Gerhardus Vos, in his Biblical Theology, provocatively describes the two trees at the centre of the garden as symbolic of something else. The word “symbol” in connection with the first chapters of Genesis is enough to get some people in a hot flush! Yet Vos does not intend, and is careful to point out, that this does not mean that they were not real trees. Rather their function was to signify something else. It is for this reason that he describes them as sacramental. (Much in the same way that bread and wine at the Lord’s Supper are real, yet signify something else – the Lord’s body and blood.)
I am wrestling with what the trees signify. The tree of life (ToL) stood in the middle of Eden (Gen 2:9). However, it is not mentioned again until Gen 3:22, after the fall of Adam. The risk then that Adam would *also* eat of the ToL, as the LORD God noted, shows clearly that it was different from the tree of the knowledge of good and evil (ToKGE), and that Adam had not yet eaten from it. In fact, there was no recorded prohibition on eating of the fruit of the ToL as there was for the ToKGE. Interestingly, Vos suggests that this is evidence that the tree was intended for future use and Adam knew it.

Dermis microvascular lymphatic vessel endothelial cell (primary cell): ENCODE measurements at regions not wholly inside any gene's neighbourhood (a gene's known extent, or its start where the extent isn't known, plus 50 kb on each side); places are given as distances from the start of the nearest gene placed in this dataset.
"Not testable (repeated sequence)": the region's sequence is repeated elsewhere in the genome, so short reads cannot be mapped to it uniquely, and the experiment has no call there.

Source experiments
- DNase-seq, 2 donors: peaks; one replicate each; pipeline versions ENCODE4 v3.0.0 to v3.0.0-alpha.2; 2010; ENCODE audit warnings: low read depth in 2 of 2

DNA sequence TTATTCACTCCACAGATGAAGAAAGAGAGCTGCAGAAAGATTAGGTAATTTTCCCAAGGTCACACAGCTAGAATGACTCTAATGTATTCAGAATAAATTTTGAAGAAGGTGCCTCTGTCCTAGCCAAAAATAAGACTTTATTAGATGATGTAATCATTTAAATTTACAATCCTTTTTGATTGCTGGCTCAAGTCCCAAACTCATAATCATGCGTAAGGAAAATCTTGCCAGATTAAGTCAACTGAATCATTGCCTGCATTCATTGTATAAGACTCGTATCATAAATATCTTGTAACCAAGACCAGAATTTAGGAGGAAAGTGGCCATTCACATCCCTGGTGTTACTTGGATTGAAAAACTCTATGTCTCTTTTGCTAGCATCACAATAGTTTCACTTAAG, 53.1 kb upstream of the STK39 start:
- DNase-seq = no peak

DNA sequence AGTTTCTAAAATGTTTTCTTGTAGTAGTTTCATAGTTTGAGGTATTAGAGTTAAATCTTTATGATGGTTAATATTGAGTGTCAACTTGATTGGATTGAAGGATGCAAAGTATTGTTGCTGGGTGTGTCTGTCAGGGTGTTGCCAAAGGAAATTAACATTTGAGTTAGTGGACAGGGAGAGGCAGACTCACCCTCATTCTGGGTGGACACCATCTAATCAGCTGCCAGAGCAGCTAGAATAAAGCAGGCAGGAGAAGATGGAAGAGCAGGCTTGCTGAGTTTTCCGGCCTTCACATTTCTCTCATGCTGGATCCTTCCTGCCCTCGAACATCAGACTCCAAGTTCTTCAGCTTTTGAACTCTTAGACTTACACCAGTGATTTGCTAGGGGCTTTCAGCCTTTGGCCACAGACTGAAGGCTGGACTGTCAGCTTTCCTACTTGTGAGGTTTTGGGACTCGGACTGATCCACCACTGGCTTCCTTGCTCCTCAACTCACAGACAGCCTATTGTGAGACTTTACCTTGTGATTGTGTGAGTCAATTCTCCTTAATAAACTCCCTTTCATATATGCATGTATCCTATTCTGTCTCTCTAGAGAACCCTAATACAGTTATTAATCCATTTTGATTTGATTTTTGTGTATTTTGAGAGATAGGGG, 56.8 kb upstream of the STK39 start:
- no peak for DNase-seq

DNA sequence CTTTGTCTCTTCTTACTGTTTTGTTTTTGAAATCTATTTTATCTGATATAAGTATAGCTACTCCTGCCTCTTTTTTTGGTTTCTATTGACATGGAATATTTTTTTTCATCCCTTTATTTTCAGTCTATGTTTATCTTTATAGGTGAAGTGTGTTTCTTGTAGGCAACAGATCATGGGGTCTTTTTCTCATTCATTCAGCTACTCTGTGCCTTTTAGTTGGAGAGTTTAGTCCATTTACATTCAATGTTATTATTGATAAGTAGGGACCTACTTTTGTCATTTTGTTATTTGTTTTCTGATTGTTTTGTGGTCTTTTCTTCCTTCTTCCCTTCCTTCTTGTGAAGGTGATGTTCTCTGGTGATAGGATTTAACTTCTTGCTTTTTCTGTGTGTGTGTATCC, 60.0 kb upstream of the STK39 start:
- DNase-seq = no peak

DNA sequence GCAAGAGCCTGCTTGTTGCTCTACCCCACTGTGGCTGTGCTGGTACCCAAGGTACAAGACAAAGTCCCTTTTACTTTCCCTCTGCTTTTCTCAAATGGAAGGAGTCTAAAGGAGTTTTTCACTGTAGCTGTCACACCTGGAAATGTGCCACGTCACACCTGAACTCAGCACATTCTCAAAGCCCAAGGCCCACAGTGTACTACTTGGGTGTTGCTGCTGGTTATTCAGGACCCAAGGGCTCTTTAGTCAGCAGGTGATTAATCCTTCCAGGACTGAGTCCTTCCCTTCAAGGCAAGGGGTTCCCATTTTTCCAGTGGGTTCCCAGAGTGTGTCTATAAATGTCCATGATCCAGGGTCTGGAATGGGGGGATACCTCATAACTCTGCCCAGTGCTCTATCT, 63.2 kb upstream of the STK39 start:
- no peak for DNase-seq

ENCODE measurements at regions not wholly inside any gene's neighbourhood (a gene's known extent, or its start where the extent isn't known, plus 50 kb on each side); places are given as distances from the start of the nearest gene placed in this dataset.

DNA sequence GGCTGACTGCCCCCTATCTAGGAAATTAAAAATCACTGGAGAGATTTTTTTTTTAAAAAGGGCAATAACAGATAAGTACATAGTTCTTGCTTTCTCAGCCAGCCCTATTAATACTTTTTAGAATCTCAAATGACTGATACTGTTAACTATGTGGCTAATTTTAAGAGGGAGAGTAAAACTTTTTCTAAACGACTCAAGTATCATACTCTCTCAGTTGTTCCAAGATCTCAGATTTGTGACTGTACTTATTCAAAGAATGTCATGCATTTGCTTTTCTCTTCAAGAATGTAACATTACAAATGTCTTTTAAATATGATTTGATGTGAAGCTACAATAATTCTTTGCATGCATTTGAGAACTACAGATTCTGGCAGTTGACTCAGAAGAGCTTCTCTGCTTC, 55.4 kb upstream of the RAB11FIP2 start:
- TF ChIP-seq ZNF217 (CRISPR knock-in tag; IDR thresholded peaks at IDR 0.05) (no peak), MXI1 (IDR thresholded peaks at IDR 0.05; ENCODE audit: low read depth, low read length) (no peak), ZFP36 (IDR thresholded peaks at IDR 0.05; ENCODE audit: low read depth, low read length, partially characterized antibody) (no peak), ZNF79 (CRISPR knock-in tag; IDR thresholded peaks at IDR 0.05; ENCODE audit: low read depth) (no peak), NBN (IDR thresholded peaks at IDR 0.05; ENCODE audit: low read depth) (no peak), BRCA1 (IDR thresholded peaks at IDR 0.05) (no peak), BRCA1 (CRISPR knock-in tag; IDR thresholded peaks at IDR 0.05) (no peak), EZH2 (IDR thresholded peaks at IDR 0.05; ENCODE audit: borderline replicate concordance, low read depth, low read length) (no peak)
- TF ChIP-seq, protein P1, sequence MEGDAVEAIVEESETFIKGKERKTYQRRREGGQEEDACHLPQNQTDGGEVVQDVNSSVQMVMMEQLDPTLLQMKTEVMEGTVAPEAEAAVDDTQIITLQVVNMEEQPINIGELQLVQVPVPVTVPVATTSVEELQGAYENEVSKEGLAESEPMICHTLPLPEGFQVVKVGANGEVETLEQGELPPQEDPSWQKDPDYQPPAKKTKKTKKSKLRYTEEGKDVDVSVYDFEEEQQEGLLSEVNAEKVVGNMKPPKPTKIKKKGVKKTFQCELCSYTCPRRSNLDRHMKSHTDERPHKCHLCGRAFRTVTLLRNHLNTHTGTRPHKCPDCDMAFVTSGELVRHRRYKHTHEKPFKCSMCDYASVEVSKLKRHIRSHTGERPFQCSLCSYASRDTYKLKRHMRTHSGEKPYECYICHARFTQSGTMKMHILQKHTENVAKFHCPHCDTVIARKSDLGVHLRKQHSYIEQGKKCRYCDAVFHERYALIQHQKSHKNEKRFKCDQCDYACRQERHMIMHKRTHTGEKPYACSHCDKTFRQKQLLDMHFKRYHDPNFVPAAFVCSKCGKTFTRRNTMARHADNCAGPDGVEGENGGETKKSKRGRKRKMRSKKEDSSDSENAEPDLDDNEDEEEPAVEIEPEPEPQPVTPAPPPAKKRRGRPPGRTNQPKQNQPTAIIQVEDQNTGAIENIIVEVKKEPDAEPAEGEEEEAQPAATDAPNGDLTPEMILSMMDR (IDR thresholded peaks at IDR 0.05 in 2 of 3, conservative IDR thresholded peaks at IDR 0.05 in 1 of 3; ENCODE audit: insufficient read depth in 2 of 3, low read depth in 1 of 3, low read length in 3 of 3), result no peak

That the tree plays an eschatological function in Scripture is clear from its appearance in Revelation. Jesus said to the church in Ephesus (Rev 2:7),
“To the one who conquers I will grant to eat of the tree of life, which is in the paradise of God.”
“Paradise” comes from the Greek paradeisos, which the LXX uses to translate “Eden”. Jesus was speaking of the future hope for the church, the place where God will be, and in which is the ToL. Eating of this tree is experience eternal life in all its fullness with God. And it comes to the “one who conquers”, not a description of sad Adam who folded at the words of his wife, but of those who belong to Christ. The Bible’s closing pictures and its presentation of future history (in Revelation 22) takes place in the city where God dwells, from whose throne the river of life flows, and astride which the ToL stands. It is a tremendous picture conveying the sense of eternal blessings to be had in the presence of the living God.
The ToL also appears metaphorically in Proverbs 3:18; 11:30; 13:12; 15:4. It is used to characterise the benefits of wisdom, the fruit of righteousness, the pleasure of fulfilled desire, and the effect of a gentle tongue. It is as though the glory and wonder of that eschatological hope is permitted to intrude into the historical experiences of the people of God who make the pursuit of the Lord their life’s goal.
It seems then that with this eschatological symbolism present in the ToL, Vos sees the pre-lapsarian experience of Adam in Eden as merely probationary. In other words, despite the fact that Adam could enjoy all the pleasures of the garden God had placed him in and the near presence of God who could walk in the garden in the cool of the day with him (suggested by 3:8?), the presence of the ToL acted as a sign of even greater things to hope for than he already had.